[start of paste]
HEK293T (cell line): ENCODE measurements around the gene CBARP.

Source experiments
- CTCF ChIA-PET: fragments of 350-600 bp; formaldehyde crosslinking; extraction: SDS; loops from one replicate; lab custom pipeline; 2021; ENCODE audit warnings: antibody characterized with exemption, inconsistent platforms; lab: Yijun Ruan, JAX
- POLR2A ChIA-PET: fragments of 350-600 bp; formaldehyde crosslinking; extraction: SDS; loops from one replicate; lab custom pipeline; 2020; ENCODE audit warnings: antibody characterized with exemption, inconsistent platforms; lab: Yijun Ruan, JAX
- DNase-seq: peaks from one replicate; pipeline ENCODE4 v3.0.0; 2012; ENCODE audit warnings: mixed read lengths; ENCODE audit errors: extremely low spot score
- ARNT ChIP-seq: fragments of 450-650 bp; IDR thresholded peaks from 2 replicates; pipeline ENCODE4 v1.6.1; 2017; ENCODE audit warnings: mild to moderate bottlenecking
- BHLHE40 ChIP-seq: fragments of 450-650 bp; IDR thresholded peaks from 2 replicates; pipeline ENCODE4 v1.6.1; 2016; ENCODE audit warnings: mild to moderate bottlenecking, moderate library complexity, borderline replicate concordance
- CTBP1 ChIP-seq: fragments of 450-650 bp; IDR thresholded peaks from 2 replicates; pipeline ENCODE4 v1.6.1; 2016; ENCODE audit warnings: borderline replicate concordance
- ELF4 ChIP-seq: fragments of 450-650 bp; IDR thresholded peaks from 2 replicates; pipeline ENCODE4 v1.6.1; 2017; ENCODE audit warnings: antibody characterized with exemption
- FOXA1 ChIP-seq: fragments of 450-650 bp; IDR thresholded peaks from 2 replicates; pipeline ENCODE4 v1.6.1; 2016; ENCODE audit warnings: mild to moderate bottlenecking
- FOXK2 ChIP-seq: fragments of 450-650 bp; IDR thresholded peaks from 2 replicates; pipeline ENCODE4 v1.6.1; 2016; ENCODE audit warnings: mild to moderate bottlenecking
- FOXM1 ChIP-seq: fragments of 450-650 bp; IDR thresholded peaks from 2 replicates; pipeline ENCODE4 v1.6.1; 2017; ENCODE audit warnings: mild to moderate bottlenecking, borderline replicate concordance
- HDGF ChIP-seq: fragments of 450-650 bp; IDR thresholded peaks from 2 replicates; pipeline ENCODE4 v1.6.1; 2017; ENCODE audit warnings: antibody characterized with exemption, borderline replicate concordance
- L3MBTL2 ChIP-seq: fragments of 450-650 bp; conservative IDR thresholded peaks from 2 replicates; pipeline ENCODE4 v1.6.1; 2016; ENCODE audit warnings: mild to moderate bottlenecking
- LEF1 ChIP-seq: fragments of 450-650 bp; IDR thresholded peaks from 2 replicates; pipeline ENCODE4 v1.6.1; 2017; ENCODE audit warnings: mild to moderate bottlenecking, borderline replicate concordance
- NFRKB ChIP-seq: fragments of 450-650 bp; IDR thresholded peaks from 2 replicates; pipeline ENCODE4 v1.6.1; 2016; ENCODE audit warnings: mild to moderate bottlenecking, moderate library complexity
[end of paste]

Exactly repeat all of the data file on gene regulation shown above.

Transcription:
HEK293T (cell line): ENCODE measurements around the gene CBARP.

Source experiments
- CTCF ChIA-PET: fragments of 350-600 bp; formaldehyde crosslinking; extraction: SDS; loops from one replicate; lab custom pipeline; 2021; ENCODE audit warnings: antibody characterized with exemption, inconsistent platforms; lab: Yijun Ruan, JAX
- POLR2A ChIA-PET: fragments of 350-600 bp; formaldehyde crosslinking; extraction: SDS; loops from one replicate; lab custom pipeline; 2020; ENCODE audit warnings: antibody characterized with exemption, inconsistent platforms; lab: Yijun Ruan, JAX
- DNase-seq: peaks from one replicate; pipeline ENCODE4 v3.0.0; 2012; ENCODE audit warnings: mixed read lengths; ENCODE audit errors: extremely low spot score
- ARNT ChIP-seq: fragments of 450-650 bp; IDR thresholded peaks from 2 replicates; pipeline ENCODE4 v1.6.1; 2017; ENCODE audit warnings: mild to moderate bottlenecking
- BHLHE40 ChIP-seq: fragments of 450-650 bp; IDR thresholded peaks from 2 replicates; pipeline ENCODE4 v1.6.1; 2016; ENCODE audit warnings: mild to moderate bottlenecking, moderate library complexity, borderline replicate concordance
- CTBP1 ChIP-seq: fragments of 450-650 bp; IDR thresholded peaks from 2 replicates; pipeline ENCODE4 v1.6.1; 2016; ENCODE audit warnings: borderline replicate concordance
- ELF4 ChIP-seq: fragments of 450-650 bp; IDR thresholded peaks from 2 replicates; pipeline ENCODE4 v1.6.1; 2017; ENCODE audit warnings: antibody characterized with exemption
- FOXA1 ChIP-seq: fragments of 450-650 bp; IDR thresholded peaks from 2 replicates; pipeline ENCODE4 v1.6.1; 2016; ENCODE audit warnings: mild to moderate bottlenecking
- FOXK2 ChIP-seq: fragments of 450-650 bp; IDR thresholded peaks from 2 replicates; pipeline ENCODE4 v1.6.1; 2016; ENCODE audit warnings: mild to moderate bottlenecking
- FOXM1 ChIP-seq: fragments of 450-650 bp; IDR thresholded peaks from 2 replicates; pipeline ENCODE4 v1.6.1; 2017; ENCODE audit warnings: mild to moderate bottlenecking, borderline replicate concordance
- HDGF ChIP-seq: fragments of 450-650 bp; IDR thresholded peaks from 2 replicates; pipeline ENCODE4 v1.6.1; 2017; ENCODE audit warnings: antibody characterized with exemption, borderline replicate concordance
- L3MBTL2 ChIP-seq: fragments of 450-650 bp; conservative IDR thresholded peaks from 2 replicates; pipeline ENCODE4 v1.6.1; 2016; ENCODE audit warnings: mild to moderate bottlenecking
- LEF1 ChIP-seq: fragments of 450-650 bp; IDR thresholded peaks from 2 replicates; pipeline ENCODE4 v1.6.1; 2017; ENCODE audit warnings: mild to moderate bottlenecking, borderline replicate concordance
- NFRKB ChIP-seq: fragments of 450-650 bp; IDR thresholded peaks from 2 replicates; pipeline ENCODE4 v1.6.1; 2016; ENCODE audit warnings: mild to moderate bottlenecking, moderate library complexity